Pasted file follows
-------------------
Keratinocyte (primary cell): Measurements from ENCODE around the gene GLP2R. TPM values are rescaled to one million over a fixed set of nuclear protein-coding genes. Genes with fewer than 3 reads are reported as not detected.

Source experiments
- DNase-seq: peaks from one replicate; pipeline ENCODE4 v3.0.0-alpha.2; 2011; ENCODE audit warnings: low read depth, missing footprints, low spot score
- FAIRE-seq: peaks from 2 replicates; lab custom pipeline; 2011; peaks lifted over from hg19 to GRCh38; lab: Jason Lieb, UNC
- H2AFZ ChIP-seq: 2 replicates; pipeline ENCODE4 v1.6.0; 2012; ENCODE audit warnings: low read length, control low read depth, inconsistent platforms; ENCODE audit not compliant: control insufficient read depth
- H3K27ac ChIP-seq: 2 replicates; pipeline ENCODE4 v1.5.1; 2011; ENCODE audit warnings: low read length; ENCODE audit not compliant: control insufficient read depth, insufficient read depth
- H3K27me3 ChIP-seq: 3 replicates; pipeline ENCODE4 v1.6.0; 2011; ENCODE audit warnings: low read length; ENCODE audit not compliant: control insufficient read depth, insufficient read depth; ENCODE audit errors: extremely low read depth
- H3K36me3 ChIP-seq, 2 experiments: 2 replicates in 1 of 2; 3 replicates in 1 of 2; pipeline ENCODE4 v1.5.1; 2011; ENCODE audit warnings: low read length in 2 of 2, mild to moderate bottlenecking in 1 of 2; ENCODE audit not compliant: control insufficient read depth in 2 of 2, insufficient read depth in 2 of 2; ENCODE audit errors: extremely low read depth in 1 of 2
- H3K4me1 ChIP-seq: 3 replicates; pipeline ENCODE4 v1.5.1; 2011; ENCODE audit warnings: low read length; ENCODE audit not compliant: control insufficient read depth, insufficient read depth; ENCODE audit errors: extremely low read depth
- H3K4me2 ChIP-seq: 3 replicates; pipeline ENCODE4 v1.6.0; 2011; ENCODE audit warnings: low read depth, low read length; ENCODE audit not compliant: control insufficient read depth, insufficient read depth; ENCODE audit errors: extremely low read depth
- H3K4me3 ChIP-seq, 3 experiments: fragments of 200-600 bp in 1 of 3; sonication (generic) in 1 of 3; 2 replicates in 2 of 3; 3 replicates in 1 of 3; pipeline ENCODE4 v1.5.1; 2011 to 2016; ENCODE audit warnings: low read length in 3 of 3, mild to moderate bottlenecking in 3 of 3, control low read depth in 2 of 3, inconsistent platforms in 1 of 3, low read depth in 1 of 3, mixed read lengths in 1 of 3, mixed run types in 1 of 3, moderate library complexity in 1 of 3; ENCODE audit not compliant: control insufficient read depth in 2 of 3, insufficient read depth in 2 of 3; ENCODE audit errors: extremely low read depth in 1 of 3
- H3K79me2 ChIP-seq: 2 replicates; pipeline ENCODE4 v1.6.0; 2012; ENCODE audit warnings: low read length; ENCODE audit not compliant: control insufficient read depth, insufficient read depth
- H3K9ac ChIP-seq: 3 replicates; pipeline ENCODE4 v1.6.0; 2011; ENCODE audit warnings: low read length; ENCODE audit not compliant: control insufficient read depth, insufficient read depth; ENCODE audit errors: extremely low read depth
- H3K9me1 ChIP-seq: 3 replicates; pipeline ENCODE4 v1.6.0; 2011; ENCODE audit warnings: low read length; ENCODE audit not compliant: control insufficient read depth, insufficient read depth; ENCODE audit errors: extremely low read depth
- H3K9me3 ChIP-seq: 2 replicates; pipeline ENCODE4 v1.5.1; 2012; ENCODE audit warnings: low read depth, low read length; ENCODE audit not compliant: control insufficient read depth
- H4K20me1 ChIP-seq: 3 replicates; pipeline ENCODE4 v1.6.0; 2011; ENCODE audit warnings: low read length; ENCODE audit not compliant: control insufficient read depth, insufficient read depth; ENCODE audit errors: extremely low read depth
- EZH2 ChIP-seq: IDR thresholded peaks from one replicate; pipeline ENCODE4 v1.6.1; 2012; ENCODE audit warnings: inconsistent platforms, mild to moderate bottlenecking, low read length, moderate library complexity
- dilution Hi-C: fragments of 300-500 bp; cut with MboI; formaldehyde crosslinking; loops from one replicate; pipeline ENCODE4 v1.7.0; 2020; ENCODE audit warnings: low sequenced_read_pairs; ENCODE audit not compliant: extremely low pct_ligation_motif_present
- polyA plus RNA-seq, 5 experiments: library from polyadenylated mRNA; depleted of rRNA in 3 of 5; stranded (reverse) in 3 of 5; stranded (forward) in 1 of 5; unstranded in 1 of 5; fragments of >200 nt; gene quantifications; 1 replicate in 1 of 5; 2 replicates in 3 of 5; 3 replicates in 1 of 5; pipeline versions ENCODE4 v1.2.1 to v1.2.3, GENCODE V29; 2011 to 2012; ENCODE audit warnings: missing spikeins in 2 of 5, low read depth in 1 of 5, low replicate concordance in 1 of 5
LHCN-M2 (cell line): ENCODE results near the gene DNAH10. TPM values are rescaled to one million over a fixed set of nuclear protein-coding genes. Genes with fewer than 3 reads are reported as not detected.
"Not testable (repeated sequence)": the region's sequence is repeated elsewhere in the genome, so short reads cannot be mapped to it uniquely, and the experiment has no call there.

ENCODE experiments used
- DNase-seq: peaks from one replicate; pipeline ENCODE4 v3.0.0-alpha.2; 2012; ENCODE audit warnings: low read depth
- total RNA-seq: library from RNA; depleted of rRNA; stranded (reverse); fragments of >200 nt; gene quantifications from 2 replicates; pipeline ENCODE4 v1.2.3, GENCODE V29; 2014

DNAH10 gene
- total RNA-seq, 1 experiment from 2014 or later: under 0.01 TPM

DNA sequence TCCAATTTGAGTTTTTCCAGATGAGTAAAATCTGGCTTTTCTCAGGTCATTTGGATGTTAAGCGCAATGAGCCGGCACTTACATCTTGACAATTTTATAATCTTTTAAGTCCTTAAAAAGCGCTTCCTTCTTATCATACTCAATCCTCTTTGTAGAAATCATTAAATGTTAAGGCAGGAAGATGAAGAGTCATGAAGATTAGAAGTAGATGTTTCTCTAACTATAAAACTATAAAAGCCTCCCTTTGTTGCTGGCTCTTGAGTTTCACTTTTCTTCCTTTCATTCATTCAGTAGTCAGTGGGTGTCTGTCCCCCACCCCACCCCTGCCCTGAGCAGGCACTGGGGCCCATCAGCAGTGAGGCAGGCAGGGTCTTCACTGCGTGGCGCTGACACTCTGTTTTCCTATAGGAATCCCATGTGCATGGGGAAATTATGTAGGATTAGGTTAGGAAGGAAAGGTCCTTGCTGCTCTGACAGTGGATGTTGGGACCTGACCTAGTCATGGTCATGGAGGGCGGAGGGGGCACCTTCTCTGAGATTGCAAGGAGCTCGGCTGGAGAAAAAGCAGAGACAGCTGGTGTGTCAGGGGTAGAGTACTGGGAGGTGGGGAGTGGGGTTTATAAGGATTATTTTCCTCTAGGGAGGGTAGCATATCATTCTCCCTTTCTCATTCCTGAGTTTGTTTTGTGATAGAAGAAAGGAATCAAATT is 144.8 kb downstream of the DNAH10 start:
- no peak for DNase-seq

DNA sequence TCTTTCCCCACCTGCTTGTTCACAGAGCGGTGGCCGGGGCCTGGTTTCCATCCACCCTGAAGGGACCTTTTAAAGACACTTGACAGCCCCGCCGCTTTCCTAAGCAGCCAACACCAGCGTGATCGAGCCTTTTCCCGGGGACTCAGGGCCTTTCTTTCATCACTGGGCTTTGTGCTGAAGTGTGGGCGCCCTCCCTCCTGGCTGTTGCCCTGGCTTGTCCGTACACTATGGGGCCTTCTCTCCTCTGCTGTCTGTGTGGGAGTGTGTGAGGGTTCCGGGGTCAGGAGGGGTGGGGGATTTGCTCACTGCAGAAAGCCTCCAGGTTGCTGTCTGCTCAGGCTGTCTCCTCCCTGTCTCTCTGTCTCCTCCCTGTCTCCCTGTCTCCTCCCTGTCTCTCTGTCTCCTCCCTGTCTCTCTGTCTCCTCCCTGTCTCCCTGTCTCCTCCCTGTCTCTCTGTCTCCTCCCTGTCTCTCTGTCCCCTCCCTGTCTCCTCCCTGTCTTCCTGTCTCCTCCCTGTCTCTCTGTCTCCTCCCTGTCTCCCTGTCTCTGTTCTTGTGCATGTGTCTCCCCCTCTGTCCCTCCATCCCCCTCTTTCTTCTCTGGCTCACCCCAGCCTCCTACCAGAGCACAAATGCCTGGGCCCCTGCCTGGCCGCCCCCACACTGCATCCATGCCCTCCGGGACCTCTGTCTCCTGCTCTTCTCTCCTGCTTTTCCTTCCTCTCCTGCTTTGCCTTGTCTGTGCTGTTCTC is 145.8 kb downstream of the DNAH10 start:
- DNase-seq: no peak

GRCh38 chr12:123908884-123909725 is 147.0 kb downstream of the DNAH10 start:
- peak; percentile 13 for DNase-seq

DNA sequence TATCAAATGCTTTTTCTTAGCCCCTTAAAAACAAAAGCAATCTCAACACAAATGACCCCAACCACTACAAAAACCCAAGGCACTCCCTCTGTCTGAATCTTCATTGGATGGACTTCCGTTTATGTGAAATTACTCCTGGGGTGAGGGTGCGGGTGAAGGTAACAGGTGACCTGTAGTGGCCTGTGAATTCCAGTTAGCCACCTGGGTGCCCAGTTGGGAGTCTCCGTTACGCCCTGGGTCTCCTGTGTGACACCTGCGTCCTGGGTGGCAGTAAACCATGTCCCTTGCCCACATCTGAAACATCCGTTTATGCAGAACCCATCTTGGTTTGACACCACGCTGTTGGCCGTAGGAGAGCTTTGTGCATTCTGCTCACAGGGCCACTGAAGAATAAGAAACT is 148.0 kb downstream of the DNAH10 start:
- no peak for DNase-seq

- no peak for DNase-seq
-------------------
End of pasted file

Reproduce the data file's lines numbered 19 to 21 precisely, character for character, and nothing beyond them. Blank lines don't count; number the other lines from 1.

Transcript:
- polyA plus RNA-seq, 5 experiments: library from polyadenylated mRNA; depleted of rRNA in 3 of 5; stranded (reverse) in 3 of 5; stranded (forward) in 1 of 5; unstranded in 1 of 5; fragments of >200 nt; gene quantifications; 1 replicate in 1 of 5; 2 replicates in 3 of 5; 3 replicates in 1 of 5; pipeline versions ENCODE4 v1.2.1 to v1.2.3, GENCODE V29; 2011 to 2012; ENCODE audit warnings: missing spikeins in 2 of 5, low read depth in 1 of 5, low replicate concordance in 1 of 5
LHCN-M2 (cell line): ENCODE results near the gene DNAH10. TPM values are rescaled to one million over a fixed set of nuclear protein-coding genes. Genes with fewer than 3 reads are reported as not detected.
"Not testable (repeated sequence)": the region's sequence is repeated elsewhere in the genome, so short reads cannot be mapped to it uniquely, and the experiment has no call there.